Long Island Has 240 Miles Of State Biking Pathways For New Yorkers And Visitors To Safely Enjoy


State Department of Transportation Commissioner Marie Therese Dominguez recently addressed the importance of bicycle safety during National Bicycle Safety Month, which spanned the month of May, and reminded everyone that roadway safety is a shared responsibility. On Long Island, there are 40 miles of shared-use paths and 200 miles bicycle routes along state highways. As part of its statewide active transportation network, the Department of Transportation has helped design and build thousands of miles of iconic bicycle paths and infrastructure across the state.
“May is National Bicycle Safety Month and New York State is home to some of the most scenic trails in the country,” Commissioner Dominguez said. “This is the perfect time of year to get outside, take a bike ride and enjoy the great outdoors in New York. To ensure safety, cyclists should always stay alert, wear a helmet, make sure to wear reflective clothing and use flashing lights, and follow the rules of the road. And for motorists, look out for bikes, never drive distracted, and please share the road.”
There were 938 bicyclist fatalities nationwide in 2020, which accounted for 2.4 percent of all traffic fatalities during the year. NHTSA early estimates show a 5 percent increase in bicyclist fatalities in 2021.
Motorists need to drive attentively, slow down and yield to bicyclists. Be sure to give bicyclists room. Don’t pass too closely. Pass them as you would any other vehicle when it is safe to move over into an adjacent lane. In turn, bicyclists need to do their part. Ride with the flow of traffic, obey street signs, signals, and road markings. Stay focused and alert and ride defensively by trying to anticipate what others may do before they do it. Be sure to yield to pedestrians, and always wear a helmet, and visible/reflective clothing so that you can be seen.
The Department uses a complete streets approach to project design that enables safe access for all users – pedestrians, bicyclists, and motorists. This includes additional signage, highly reflective pavement markings, and designating biking facilities across Long Island.
DOT will be installing sharrows, or shared lane markings, at eight Suffolk County locations this summer as an added safety measure. These new pavement markings, with a bicycle and two arrows, indicate to both motorists and cyclists to share the travel lane and can help alert motorists leaving on-street parking spots to watch for bicycles on the road.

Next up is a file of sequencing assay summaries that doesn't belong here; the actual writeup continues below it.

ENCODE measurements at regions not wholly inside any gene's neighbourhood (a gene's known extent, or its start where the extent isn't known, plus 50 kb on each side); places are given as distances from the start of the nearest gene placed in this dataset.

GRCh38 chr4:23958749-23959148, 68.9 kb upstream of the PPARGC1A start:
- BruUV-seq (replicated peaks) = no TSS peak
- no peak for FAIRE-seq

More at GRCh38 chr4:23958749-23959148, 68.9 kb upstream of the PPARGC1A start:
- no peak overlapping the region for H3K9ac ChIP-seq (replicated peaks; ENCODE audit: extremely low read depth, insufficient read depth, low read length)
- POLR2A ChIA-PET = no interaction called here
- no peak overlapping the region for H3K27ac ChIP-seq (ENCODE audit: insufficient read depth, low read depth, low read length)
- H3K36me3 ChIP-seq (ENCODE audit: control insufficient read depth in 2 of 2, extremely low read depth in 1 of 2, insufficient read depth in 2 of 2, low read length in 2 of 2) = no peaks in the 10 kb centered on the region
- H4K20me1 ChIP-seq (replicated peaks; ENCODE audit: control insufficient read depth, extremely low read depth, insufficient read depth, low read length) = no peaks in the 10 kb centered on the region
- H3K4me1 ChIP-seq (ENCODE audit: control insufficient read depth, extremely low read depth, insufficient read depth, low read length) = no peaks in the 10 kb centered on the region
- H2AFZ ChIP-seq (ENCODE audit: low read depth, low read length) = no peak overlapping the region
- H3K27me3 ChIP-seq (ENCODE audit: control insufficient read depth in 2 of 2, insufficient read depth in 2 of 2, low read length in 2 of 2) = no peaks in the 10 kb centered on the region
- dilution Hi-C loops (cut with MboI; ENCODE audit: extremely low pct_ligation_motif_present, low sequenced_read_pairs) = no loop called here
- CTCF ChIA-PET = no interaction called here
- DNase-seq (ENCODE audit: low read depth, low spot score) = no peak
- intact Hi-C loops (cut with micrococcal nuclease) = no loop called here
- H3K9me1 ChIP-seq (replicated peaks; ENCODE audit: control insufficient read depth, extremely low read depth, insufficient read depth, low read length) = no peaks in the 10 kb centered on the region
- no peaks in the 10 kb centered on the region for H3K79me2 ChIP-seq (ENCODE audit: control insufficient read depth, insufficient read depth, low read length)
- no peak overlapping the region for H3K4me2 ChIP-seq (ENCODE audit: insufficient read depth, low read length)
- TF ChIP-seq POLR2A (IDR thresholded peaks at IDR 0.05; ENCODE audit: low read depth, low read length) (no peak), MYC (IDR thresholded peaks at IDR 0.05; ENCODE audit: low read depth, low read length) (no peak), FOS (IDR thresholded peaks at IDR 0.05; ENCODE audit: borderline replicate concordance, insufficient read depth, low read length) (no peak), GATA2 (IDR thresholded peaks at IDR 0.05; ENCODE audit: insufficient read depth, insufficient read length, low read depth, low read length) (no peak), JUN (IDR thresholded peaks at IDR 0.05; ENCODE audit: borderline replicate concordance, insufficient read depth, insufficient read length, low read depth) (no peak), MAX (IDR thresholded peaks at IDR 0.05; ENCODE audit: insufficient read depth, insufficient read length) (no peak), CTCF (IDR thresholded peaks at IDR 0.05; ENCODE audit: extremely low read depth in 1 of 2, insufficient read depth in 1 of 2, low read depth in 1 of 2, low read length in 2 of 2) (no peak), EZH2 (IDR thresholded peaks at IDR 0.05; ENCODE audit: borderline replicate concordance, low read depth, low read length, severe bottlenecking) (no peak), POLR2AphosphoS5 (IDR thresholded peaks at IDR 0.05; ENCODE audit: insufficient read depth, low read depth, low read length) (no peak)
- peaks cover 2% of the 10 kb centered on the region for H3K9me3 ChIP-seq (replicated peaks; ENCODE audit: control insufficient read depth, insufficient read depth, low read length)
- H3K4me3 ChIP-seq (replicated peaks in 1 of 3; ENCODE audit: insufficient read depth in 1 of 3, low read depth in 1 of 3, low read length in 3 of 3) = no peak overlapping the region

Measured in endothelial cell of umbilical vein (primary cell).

Additional signage for state bike routes has also been recently installed along State Routes 25, 25A, and 27 in Suffolk County. These markers point long-distance bicyclists in the right direction to get to their destinations safely and more directly.
There are several popular biking paths in the region including:
Setauket-Port Jefferson Greenway
A hilly three-mile trail giving cyclists a good aerobic workout from State Route 25A at Limroy Lane in Setauket to State Route 112 at Hallock Avenue in Port Jefferson Station.
Wantagh Parkway Shared-Use Path (Ellen Farrant Memorial Bikeway)
Starting at Cedar Creek County Park in Wantagh, this multiuse path runs approximately five miles parallel to the Wantagh State Parkway which transitions from oak forest to open tidal marshes. Bicyclists can cross over three bridges while enjoying expansive water views of South Oyster Bay. At the Northwell Health at Jones Beach Theater, the path connects to the Ocean Parkway Coastal Greenway.
Bethpage Bikeway
For nearly 13 miles, the Bethpage Bikeway takes cyclists through the Massapequa Preserve featuring a shady trail along a tranquil stream passing several ponds stocked with fish and waterfowl. Continue north along the Bethpage State Parkway through Bethpage State Park and Trail View State Park. North of the Long Island Expressway, pedal up and coast down the long undulating hills which lead to the Woodbury Corporate Park. Several sections of the Bikeway’s riding surface were renewed in 2022 and 2023.
Hempstead Turnpike Shared-Use Path
This 1.5 mile route traverses the north side of Hempstead Turnpike (State Route 24) and runs between Hofstra University, Nassau Veterans Memorial Coliseum, and Eisenhower Park.
Over the last 12 years, NYSDOT has built over 30 miles of new shared-use paths across Long Island including:
• The Ocean Parkway Coastal Greenway in Nassau and Suffolk Counties, completed ahead of schedule in 2021;
• New paths along a section of Nassau Expressway (State Route 878) and within Jones Beach State Park in Nassau County;
• Construction of over four miles of the Parks to Port Greenway along State Route 347 between State Route 454 and Gibbs Pond Road in Suffolk County.
NYSDOT anticipates constructing approximately ten more miles of shared-use paths over the next seven years along State Route 347, continuing eastward to State Route 25A.
There are more biking maps, route locations, safety tips, and traveling information available online at www.dot.ny.gov/display/programs/bicycle. Information about biking to work, including locations of bicycle lockers, is located at www.511nyrideshare.org/biking.
State Parks Commissioner Erik Kulleseid said, “Biking is an amazing recreational activity and something that should be enjoyed safely. Whether exploring a state park or the thousands of miles of scenic trails that New York State provides, it’s important to always stay alert and wear a helmet.”
For up-to-date travel information, call 511, visit www.511NY.org or download the free 511NY mobile app.
Motorists are urged to plan accordingly and drive responsibly in work zones. Fines are doubled for speeding in a work zone. Convictions of two or more speeding violations in a work zone could result in the suspension of an individual’s driver license.
—Submitted by the New York State Department of Transportation

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